Hazards Analysis, Code Compliance & Procedure Development

Services to identify process safety hazards and facilitate compliance with established standards and codes.

Combustible Dust Testing

Laboratory testing to quantify dust explosion and reactivity hazards

Flammable Gas & Vapor Testing

Laboratory testing to quantify explosion hazards for vapor and gas mixtures

Chemical Reactivity Testing

Laboratory testing to quantify reactive chemical hazards, including the possibility of material incompatibility, instability, and runaway chemical reactions

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Fauske & Associates fulfills the requirements of ISO/IEC 17025:2017 in the field of Testing
DIERS Methodology

Design emergency pressure relief systems to mitigate the consequences of unwanted chemical reactivity and account for two-phase flow using the right tools and methods

Deflagrations (Dust/Vapor/Gas)

Properly size pressure relief vents to protect your processes from dust, vapor, and gas explosions

Effluent Handling

Pressure relief sizing is just the first step and it is critical to safety handle the effluent discharge from an overpressure event

Thermal Stability

Safe storage or processing requires an understanding of the possible hazards associated with sensitivity to variations in temperature


Classification of hazardous materials subject to shipping and storage regulations

Safety Data Sheets

Develop critical safety data for inclusion in SDS documents


Model transport of airborne virus aerosols to guide safe operations and ventilation upgrades


Model transport of contamination for source term and leak path factor analysis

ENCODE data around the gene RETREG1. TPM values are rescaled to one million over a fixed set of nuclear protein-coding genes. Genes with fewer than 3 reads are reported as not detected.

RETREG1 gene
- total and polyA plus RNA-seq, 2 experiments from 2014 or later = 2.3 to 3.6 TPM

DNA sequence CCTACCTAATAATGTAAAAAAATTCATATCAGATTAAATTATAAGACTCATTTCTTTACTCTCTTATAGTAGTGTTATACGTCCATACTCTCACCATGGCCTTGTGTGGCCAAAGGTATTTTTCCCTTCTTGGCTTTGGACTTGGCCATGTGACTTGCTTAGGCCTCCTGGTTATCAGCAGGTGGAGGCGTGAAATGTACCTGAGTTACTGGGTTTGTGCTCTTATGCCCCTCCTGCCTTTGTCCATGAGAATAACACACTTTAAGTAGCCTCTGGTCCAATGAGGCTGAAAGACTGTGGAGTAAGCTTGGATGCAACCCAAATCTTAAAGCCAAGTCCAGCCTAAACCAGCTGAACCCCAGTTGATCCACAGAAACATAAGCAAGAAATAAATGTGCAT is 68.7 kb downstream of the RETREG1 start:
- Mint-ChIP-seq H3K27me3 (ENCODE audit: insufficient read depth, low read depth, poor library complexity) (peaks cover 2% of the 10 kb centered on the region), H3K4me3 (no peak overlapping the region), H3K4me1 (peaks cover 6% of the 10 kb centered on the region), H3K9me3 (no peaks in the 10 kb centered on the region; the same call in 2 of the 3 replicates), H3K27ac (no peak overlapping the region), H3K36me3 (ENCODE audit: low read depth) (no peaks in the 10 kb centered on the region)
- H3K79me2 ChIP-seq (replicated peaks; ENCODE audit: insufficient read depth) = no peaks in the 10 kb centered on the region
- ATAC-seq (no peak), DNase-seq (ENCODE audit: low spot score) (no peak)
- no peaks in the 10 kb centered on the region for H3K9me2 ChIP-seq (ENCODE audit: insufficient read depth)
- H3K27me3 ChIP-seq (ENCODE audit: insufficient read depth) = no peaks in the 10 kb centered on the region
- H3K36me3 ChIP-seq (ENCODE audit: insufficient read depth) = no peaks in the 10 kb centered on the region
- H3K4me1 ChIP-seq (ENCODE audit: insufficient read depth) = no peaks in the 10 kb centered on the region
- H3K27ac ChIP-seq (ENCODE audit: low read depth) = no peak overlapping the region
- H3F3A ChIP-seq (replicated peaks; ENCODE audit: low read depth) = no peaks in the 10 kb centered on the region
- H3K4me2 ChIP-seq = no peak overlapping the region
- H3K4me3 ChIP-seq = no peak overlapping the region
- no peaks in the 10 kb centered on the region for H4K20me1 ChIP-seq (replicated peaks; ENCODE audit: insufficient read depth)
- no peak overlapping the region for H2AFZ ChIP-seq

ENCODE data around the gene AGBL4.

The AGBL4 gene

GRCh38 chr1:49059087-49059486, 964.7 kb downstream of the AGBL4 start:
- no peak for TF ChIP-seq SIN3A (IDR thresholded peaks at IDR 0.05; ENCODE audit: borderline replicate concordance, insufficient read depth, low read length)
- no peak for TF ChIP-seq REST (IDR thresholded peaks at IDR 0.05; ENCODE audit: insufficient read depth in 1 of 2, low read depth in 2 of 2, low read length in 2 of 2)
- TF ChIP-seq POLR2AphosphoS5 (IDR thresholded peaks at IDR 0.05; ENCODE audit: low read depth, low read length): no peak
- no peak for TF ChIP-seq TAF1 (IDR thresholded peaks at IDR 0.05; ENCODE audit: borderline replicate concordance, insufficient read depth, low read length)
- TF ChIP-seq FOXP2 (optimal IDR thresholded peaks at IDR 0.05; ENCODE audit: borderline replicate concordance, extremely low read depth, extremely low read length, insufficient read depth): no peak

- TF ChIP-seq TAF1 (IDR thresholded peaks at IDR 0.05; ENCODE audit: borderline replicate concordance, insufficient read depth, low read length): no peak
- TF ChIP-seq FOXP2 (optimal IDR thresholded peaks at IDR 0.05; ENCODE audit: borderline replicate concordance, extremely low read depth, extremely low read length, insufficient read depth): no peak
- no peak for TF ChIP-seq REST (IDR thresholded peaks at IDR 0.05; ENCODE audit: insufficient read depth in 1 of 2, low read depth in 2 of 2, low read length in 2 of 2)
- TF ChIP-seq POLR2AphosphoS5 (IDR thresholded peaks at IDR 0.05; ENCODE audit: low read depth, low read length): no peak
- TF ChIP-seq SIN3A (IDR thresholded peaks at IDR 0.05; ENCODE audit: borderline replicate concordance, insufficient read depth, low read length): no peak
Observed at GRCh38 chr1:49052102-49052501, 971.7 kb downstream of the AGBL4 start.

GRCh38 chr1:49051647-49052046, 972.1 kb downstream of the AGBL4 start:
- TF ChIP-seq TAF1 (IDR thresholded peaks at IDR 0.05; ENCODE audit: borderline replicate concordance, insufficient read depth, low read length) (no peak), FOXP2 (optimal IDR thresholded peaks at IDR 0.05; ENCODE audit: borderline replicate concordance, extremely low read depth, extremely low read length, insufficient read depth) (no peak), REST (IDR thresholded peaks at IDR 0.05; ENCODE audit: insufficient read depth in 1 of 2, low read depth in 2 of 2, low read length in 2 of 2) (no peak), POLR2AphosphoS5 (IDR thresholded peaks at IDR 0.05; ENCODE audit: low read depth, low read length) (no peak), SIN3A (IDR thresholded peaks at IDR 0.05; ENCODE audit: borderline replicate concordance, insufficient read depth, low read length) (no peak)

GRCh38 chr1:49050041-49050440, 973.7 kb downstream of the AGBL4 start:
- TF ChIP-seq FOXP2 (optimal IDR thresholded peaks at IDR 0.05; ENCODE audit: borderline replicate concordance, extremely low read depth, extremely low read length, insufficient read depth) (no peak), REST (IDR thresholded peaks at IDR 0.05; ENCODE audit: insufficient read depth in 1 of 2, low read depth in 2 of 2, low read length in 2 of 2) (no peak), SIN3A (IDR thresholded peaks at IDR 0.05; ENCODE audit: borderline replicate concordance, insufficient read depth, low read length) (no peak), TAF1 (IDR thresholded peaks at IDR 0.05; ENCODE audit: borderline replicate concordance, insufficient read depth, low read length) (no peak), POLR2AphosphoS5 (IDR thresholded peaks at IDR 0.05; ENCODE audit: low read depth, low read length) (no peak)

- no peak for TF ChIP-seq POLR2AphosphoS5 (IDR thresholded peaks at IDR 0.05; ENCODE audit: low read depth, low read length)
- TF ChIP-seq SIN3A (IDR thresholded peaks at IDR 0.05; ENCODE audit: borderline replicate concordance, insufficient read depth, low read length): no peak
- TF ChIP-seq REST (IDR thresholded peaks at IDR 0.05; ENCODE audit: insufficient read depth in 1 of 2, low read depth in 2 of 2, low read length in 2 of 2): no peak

Fire Analysis

Model transport of heat and smoke for fire analysis

Flammable or Toxic Gas

transport of flammable or toxic gas during a process upset

OSS consulting, adiabatic & reaction calorimetry and consulting

Onsite safety studies can help identify explosibility and chemical reaction hazards so that appropriate testing, simulations, or calculations are identified to support safe scale up

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Engineering and testing to support safe plant operations and develop solutions to problems in heat transfer, fluid flow, electric power systems

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Testing to support safe design of batteries and electrical power backup facilities particularly to satisfy UL9540a ed.4

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Testing and consulting on the explosion risks associated with devices and processes which use or produce hydrogen

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Safety analysis for packaging, transport, and storage of spent nuclear fuel

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Bespoke testing and modeling services to validate analysis of DD&R processes

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Expert analysis of possible risk and consequences from nuclear plant accidents

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Testing and analysis to ensure that critical equipment will operate under adverse environmental conditions

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Testing and analysis to ensure that critical equipment will operate under adverse environmental conditions

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Testing and modeling services to support resolution of emergent safety issues at a power plant

Adiabatic Safety Calorimeters (ARSST and VSP2)

Low thermal inertial adiabatic calorimeters specially designed to provide directly scalable data that are critical to safe process design

Other Lab Equipment and Parts for the DSC/ARC/ARSST/VSP2 Calorimeters

Products and equipment for the process safety or process development laboratory


Software for emergency relief system design to ensure safe processing of reactive chemicals, including consideration of two-phase flow and runaway chemical reactions